Where Do Germs Hide?

March 17, 2020 - Katie McCallum

When we think of germs and where they may be hiding, some obvious places probably come to mind — like a toilet seat. But what about where viruses, specifically, may be living and hiding?

Viruses are the most common cause of the infectious illnesses we catch and spread while at home, work or school. Most the time, we spread viruses from person-to-person through infectious respiratory droplets, but indirect spread from surface-to-person is also common.

This means that it's possible to get sick by touching a surface contaminated with a virus and then touching your face. This also means that, if you're sick, practicing proper cough etiquette can help reduce the chance that you contaminate surfaces around you.

Your best defense against viruses that can live on surfaces is to:

  • Wash your hands regularly
  • Avoid touching your face, particularly your eyes, nose and mouth
  • Regularly clean and disinfect commonly touched surfaces
  • Avoid directly touching surfaces commonly touched by many different people


The most common places to find infectious, virus-filled respiratory droplets are on the surfaces that are most frequently touched, as well as on the items and surfaces in high-traffic areas and spaces.

The places viruses hide in your home or office

Frequently touched surfaces and items around your home or office that viruses can live on include:

  • Cabinet handles
  • Computer keyboard
  • Computer mouse
  • Countertops
  • Doorknobs and door handles
  • Handheld electronics
  • Light switches
  • Keyboard
  • Phones (including your smartphone)
  • Toilets
  • Towels
  • Toys
  • TV remotes


This means you should frequently clean and disinfect these surfaces, especially if you're sharing your home with someone who is sick.

According to the Centers for Disease Control and Prevention (CDC), proper cleaning and disinfecting of surfaces can be accomplished using common EPA-registered household disinfectants — as long as you're following the label's instructions and using a disinfectant appropriate for the surface you're cleaning. Other options include making your own diluted bleach solution or an alcohol solution that's at least 70% alcohol.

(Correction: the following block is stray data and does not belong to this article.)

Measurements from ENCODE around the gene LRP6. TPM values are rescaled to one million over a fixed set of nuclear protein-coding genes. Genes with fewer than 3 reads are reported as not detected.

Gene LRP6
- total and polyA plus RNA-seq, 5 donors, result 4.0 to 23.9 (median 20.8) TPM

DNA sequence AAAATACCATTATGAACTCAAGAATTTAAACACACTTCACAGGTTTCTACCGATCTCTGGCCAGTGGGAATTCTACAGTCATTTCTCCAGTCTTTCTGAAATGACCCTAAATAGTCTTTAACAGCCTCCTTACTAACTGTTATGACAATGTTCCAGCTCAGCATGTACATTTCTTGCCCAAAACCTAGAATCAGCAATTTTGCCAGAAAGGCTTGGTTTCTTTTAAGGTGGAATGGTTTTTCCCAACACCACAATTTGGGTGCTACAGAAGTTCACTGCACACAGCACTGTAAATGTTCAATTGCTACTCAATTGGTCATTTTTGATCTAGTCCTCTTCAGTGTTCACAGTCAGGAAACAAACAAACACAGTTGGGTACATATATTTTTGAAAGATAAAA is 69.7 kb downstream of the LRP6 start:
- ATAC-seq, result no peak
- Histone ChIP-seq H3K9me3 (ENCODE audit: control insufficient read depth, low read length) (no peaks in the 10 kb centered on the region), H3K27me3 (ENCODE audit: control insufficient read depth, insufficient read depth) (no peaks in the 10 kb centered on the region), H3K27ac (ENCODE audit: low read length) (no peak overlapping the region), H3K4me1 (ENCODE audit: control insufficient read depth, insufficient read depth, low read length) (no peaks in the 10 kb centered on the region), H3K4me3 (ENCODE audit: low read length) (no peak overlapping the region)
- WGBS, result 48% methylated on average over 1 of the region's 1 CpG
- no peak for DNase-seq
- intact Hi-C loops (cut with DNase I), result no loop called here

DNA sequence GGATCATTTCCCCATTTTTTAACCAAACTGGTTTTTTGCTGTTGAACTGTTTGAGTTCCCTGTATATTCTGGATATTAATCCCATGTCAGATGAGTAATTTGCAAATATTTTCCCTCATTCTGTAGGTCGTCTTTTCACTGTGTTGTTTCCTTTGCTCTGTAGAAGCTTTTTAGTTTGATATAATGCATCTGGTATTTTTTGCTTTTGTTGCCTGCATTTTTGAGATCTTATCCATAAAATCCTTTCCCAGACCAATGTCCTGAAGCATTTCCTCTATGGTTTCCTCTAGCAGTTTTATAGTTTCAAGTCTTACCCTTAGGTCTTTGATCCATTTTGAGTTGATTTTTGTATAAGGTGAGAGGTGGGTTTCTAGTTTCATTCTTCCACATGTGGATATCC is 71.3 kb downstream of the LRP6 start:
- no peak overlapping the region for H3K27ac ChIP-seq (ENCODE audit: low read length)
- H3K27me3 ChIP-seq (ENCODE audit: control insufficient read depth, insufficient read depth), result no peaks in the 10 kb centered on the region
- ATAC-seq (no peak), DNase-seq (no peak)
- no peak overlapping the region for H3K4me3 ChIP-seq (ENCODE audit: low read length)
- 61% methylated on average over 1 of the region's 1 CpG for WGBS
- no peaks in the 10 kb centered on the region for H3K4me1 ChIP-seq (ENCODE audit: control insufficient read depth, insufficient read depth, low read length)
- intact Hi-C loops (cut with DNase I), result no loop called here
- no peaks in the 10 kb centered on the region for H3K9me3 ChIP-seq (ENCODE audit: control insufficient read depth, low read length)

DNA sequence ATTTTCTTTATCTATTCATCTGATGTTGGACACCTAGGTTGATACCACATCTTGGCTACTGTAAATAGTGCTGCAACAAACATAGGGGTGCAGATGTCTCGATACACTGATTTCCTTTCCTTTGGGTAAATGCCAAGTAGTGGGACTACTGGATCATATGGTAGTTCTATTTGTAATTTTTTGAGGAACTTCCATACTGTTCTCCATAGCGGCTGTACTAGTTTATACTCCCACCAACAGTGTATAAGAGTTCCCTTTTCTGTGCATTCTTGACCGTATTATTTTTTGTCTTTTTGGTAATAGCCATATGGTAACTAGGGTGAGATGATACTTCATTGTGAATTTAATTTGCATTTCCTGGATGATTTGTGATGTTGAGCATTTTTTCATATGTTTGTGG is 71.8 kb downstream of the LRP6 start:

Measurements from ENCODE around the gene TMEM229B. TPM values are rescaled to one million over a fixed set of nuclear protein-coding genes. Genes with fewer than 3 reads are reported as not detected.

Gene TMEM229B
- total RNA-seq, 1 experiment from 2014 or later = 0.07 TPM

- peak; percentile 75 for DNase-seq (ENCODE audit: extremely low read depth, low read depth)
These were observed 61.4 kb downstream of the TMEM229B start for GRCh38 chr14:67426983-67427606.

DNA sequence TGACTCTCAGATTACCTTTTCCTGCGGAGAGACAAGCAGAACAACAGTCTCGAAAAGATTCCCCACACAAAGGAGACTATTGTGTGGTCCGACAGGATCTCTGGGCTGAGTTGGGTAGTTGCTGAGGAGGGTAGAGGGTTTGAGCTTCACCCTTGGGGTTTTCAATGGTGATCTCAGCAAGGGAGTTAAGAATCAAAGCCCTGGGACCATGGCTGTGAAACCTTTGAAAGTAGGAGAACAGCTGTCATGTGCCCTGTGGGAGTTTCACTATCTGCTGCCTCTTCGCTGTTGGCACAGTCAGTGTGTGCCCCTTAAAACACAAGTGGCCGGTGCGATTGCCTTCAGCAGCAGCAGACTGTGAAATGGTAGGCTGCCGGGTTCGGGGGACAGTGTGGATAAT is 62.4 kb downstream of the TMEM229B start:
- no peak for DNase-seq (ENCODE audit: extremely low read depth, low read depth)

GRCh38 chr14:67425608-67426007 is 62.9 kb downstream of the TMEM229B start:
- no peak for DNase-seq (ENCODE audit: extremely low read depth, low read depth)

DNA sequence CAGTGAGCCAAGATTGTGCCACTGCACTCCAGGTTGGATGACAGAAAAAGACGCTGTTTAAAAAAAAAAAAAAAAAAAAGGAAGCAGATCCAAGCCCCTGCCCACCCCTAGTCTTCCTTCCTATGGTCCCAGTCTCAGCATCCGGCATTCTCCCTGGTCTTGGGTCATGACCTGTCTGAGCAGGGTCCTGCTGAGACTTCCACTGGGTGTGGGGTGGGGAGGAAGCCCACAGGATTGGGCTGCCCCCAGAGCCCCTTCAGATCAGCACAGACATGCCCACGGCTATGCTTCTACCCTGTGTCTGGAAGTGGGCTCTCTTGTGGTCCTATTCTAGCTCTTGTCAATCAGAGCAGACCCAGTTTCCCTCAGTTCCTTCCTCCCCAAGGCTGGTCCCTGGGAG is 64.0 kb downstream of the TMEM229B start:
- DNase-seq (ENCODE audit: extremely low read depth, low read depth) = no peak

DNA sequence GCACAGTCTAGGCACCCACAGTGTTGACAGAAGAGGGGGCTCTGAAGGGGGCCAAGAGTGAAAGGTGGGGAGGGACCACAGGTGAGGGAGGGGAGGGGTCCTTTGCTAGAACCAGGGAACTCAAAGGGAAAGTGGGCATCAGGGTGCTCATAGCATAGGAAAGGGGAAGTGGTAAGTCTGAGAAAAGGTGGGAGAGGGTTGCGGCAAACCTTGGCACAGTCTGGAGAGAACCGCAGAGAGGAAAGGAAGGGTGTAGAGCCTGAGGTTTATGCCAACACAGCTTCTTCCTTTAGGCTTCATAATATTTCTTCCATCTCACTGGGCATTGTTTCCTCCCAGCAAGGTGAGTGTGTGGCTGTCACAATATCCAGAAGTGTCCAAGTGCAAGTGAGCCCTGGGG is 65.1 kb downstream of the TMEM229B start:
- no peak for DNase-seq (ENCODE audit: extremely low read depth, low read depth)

Your goal is to prevent the spread of germs that can occur via high-touch surfaces and items, which may differ from family to family. To help keep your family healthy, you may need to spend some time observing which specific surfaces and items are frequently touched in your home.

Where viruses can hide in public spaces

It's not always feasible to clean and disinfect the surfaces you touch when you're in a public space. Instead, avoid directly touching commonly touched surfaces by using a tissue as a barrier between your hand and the surface.

Frequently touched surfaces and items in public spaces that viruses can live on include:

  • Doorknobs and door handles
  • Elevator buttons
  • Faucets
  • Point-of-sale keypads at stores, gas stations and restaurants*
  • Shopping carts*


*Since it can be hard to avoid directly touching these surfaces, you may consider carrying and using your own disinfectant wipes before touching them.

How to clean your smartphone

Our smartphones go everywhere with us and we touch them a lot. The CDC considers your smartphone a commonly touched surface, and recommends disinfecting your phone every single day. Since you spent a lot of money on that phone, make sure you're disinfecting it according to your manufacturers recommendations.


A quick word on the coronavirus that causes COVID-19

While the COVID-19 pandemic may have you scrubbing every surface imaginable, know that the primary way the virus spreads is from person-to-person — particularly through close, prolonged contact.

However, experts are still learning the full picture of how this particular coronavirus spreads, and surface-to-person spread may be possible as well.

Find out what this means for the things you touch throughout the day, including your:


Concerned you may have COVID-19?

  • If you're experiencing COVID-19 symptoms, you can speak to a Virtual Urgent Care provider 24/7. The provider will help you determine if testing is needed and advise you on where you should go.


This article was updated on May 29, 2020 to reflect the rapidly evolving manner of the COVID-19 pandemic.

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